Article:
Archive for February, 2017

STPM 2016 sees better overall results

Tuesday, February 28th, 2017

PUTRAJAYA: The 2016 STPM results are much better compared with the previous year.

Malaysian Examination Council (MPM) chairman Prof Datuk Seri Dr Mohamed Mustafa Ishak said 565 candidates scored a CGPA of 4.00 and another 16,263 candidates scored a minimum Cumulative Grade Point Average (CGPA) of 3.00 in the examination.

“With the increase in the percentage and number of candidates scoring CGPA of 3.50 and above, and 2.75 and above, I expect there will be a bigger chance for STPM 2016 leavers to be accepted into public universities,” he said Tuesday while announcing the 2016 Sijil Tinggi Persekolahan Malaysia (STPM) results here.

In 2015, 335 candidates obtained a CGPA of 4.00 while 14,263 candidates scored at least 3.00.

A total of 43,235 candidates sat for the examinations last year.

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Niosh calls for safety audits on schools over 20 years

Tuesday, February 28th, 2017

Tawau: The National Institute of Occupational Safety and Hazard (Niosh) has urged the Government to undertake safety audits on schools over 20 years old every two years.

Its Chairman Tan Sri Lee Lam Thye said these would allow repair work to be done periodically on schools facing problems such as wiring and wall defects after a period of time.

He said it should be the Government’s priority as there are five million students and 421,828 educators in 7,772 primary schools and 2,408 secondary schools nationwide.

“Schools should be looked at as a workplace, not just a place to learn…thus, the aspect of security and safety must be taken seriously and without compromise,” he said.

Lee said this to reporters after launching the Occupational Safety and Health (OSH) at SM St Patrick, here, Monday.

The programme is in collaboration with the Education Ministry, District Education Office and sponsored by Hap Seng Consolidated Bhd.

Towards this end, Lee urged schools to implement OSH at schools to raise the awareness of students on the safety aspects of their surroundings.

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565 Students With 4.00 CGPA In STPM 2016

Tuesday, February 28th, 2017

PUTRAJAYA, Feb 28 (Bernama) — A total of 565 candidates of the Sijil Tinggi Persekolahan Malaysia (STPM) in 2016 scored the national Cumulative Grade Points Average (CGPA) of 4.00 or four flat, an increase of 0.51 per cent compared to 335 candidates in 2015.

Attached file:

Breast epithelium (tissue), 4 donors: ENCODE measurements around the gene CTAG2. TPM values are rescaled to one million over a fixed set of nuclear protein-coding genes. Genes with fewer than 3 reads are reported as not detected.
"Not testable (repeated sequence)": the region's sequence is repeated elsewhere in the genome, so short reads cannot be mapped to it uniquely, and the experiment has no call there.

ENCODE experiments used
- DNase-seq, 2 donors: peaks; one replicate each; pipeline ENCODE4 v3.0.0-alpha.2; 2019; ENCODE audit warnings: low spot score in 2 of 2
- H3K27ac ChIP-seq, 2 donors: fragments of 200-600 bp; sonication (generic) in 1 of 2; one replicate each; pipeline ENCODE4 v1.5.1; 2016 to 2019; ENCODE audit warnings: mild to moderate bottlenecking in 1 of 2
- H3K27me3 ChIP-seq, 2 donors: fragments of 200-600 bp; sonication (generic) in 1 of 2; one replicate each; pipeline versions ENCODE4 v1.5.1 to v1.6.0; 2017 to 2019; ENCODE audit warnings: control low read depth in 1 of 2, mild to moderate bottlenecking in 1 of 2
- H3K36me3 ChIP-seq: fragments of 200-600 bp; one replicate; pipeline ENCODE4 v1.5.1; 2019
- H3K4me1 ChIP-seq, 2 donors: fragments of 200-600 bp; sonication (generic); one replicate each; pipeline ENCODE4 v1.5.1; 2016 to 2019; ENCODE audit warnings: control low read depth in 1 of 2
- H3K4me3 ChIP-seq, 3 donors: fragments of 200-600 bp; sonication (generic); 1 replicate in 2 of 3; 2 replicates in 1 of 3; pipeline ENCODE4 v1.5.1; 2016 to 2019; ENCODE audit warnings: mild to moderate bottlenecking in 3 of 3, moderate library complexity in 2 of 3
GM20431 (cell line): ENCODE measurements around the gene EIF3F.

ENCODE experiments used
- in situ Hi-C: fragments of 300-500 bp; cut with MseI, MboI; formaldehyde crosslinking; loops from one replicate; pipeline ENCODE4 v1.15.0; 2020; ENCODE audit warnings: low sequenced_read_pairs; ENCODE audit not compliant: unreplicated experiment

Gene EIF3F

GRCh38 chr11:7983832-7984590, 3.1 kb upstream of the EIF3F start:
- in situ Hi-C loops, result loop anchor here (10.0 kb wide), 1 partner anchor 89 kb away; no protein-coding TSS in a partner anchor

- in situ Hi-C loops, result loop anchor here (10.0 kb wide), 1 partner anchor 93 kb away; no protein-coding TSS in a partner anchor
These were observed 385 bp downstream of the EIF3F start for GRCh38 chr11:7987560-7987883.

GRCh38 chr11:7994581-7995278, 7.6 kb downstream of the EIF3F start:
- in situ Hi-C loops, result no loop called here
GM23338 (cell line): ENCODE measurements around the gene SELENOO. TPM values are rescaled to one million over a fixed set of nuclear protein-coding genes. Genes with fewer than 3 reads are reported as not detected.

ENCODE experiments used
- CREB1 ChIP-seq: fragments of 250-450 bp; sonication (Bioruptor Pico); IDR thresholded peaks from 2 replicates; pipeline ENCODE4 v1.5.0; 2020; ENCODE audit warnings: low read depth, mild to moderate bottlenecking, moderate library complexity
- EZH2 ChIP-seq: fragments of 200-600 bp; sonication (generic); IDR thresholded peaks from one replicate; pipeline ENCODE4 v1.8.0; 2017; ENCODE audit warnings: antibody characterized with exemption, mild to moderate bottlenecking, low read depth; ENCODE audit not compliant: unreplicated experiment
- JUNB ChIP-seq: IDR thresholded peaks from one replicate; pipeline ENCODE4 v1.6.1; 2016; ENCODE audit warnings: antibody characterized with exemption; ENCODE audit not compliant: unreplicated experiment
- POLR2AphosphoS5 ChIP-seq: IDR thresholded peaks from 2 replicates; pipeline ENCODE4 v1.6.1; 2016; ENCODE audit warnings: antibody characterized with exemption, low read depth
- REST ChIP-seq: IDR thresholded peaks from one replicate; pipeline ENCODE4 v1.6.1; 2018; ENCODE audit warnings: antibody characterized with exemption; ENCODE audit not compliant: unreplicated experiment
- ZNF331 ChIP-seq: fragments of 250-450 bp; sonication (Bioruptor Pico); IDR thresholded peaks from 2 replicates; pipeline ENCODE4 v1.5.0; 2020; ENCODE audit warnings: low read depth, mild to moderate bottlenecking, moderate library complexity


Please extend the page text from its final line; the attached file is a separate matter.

Malaysian Examinations Council chairman Professor Datuk Seri Dr Mohamed Mustafa Ishak said candidate performance in STPM 2016 showed an increase, with the national CGPA having risen to 2.71, as compared to 2.65 in 2015.

He said the number of those who scored a CGPA of 3.00 and above also rose to 16,263 students last year as compared to 14,263 candidates the previous year.

He added the number of candidates who obtained a CGPA of 2.75 and above had also risen from 20,359 students in 2015 to 22,407 students last year.

“With the spike in the number of candidates who scored a CGPA of 2.75 and above, I expect better chances for STPM 2016 leavers to gain entry into public universities,” said Mohamed Mustafa when announcing the STPM result analysis here today.

Mohamed Mustafa said the performance of the 43,235 candidates who sat for STPM 2016 surpassed all previous results since the STPM new modular was introduced in 2013.

In the meantime, he said a total of 11 candidates scored 5As in the five subjects taken, while candidates who took five subjects but scored four A’s stood at 47.

There were a total of 517 candidates who obtained four A’s in all four subjects taken, bringing the total number of candidates who obtained five A’s and four A’s in the STPM 2016 to 575 as compared to 339, the previous year.

Mohamed Mustafa said the national CGPA for science stream candidates was 2.73, while CGPA for social science stream stood at 2.71.


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SIDMA College & Waseda University of Tokyo Borneo Project Counterpart Club Third Meeting.

Tuesday, February 28th, 2017

SIDMA College UNITAR Sabah and Waseda University of Tokyo collaborated for the Borneo Project Counterpart Club, and was co-launched by Puan Azizah Khalid Merican (CEO SIDMA College UNITAR Sabah) and Mr Ren Matsuki (Leader, 21st Borneo Project Waseda University, Japan) on 22 February 2016 at SIDMA College Atrium, Kota Kinabalu. The initiative marked the bonding of the two higher learning institutions between the two countries in the field of education and research for the underprivileged children.

Together with volunteers from two other higher learning institutions in Sabah, namely University Malaysia Sabah (UMS) and Sabah Institute of Art (SIA), these Borneo Project Counterpart Club volunteers managed to cooperate, collaborate and conduct various voluntary activities as well as get connected with the local communities and managed to discuss related educational issues of the underprivileged children, particularly in areas that they visited such as Ranau, Tambunan and others.